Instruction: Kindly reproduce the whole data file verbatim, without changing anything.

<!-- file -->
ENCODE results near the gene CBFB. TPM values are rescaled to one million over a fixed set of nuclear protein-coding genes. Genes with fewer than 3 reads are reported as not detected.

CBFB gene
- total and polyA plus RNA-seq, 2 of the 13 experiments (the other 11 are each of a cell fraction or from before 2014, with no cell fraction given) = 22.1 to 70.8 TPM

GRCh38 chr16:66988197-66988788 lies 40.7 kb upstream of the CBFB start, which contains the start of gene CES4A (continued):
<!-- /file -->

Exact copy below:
ENCODE results near the gene CBFB. TPM values are rescaled to one million over a fixed set of nuclear protein-coding genes. Genes with fewer than 3 reads are reported as not detected.

CBFB gene
- total and polyA plus RNA-seq, 2 of the 13 experiments (the other 11 are each of a cell fraction or from before 2014, with no cell fraction given) = 22.1 to 70.8 TPM

GRCh38 chr16:66988197-66988788 lies 40.7 kb upstream of the CBFB start, which contains the start of gene CES4A (continued):